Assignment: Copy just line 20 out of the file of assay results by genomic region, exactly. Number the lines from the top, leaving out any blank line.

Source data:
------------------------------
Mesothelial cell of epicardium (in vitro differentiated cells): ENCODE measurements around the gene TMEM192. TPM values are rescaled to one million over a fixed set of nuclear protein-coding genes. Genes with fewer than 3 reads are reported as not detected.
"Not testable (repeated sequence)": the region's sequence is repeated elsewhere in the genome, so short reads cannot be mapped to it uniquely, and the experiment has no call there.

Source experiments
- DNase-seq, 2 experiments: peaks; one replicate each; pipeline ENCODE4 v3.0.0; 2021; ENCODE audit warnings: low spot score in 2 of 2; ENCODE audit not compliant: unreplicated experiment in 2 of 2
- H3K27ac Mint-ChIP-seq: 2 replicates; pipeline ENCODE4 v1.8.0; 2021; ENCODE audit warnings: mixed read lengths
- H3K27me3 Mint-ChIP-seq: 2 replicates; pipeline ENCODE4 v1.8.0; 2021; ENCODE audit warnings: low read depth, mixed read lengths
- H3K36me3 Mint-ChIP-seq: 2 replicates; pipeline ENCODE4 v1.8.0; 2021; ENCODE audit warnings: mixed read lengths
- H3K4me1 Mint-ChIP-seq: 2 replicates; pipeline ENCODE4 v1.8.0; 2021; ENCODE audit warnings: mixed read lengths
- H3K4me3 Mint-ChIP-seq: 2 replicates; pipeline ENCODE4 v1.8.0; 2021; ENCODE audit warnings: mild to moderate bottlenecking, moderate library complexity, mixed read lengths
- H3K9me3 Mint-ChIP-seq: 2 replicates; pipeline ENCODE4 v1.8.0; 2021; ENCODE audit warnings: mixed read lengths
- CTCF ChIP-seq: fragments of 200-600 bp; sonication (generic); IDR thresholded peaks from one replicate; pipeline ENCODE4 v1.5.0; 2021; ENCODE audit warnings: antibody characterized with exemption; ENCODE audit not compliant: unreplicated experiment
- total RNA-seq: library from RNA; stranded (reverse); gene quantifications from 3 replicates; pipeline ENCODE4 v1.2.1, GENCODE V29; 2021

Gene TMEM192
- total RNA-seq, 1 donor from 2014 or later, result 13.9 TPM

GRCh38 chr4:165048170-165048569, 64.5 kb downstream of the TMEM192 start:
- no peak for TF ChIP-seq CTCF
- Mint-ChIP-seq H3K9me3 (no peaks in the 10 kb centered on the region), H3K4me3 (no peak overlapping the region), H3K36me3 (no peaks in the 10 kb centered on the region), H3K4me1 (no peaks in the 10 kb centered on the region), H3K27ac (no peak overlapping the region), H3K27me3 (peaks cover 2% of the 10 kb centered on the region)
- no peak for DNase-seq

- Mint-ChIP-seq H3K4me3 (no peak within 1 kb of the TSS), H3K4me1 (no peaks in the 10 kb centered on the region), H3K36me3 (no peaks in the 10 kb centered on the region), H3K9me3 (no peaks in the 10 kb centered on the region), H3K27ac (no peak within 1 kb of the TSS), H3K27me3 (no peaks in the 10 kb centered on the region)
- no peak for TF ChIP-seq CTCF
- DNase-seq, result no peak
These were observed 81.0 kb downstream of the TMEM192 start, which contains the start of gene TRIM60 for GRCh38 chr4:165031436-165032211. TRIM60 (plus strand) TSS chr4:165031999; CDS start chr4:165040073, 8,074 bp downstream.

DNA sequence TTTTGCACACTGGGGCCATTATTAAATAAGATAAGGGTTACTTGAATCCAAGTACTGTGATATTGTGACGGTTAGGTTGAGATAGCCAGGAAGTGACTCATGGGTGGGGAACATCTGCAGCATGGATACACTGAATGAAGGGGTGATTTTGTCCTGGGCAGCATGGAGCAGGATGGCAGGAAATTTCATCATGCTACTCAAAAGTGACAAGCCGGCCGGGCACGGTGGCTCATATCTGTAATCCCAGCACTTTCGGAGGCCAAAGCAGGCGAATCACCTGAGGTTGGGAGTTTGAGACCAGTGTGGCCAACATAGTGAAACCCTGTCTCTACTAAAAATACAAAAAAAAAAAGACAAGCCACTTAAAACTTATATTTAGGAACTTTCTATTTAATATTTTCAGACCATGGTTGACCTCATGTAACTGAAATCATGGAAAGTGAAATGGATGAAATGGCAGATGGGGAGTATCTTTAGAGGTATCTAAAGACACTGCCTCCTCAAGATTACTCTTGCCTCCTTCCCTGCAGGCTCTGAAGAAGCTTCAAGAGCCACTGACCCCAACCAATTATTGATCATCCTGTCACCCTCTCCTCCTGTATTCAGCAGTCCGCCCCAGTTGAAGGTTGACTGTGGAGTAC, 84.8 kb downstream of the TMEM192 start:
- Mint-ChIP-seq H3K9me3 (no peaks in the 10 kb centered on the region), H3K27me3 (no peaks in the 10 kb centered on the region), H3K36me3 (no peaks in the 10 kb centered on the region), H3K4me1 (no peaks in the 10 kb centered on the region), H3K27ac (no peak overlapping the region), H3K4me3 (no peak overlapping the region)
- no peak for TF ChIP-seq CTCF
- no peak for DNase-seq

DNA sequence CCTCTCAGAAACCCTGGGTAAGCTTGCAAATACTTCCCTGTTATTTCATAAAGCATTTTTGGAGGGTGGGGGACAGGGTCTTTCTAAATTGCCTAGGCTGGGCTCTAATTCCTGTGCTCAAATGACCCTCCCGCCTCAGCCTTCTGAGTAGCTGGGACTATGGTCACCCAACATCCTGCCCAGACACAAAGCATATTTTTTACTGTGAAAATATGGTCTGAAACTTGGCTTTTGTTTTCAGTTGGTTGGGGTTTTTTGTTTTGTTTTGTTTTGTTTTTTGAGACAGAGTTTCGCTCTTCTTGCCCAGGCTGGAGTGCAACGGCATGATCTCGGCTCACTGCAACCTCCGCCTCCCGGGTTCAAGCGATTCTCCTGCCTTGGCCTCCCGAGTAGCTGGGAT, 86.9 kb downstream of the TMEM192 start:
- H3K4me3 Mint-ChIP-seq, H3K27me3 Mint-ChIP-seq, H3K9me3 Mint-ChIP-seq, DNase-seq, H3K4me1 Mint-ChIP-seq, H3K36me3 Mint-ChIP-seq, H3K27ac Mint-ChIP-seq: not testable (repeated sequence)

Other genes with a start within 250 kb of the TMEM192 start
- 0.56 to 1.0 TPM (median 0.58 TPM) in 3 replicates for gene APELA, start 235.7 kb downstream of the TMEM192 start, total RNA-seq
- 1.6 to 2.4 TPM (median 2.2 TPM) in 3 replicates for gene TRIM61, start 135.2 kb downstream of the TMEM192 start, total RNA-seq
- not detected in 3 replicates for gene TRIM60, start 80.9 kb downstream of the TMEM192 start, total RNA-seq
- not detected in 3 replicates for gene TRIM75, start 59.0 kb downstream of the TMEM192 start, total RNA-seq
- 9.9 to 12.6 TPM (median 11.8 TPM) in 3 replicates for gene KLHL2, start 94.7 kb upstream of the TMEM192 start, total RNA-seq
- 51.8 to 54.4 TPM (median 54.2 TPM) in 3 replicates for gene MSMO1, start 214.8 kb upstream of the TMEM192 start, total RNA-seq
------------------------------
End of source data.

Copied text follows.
- no peak for TF ChIP-seq CTCF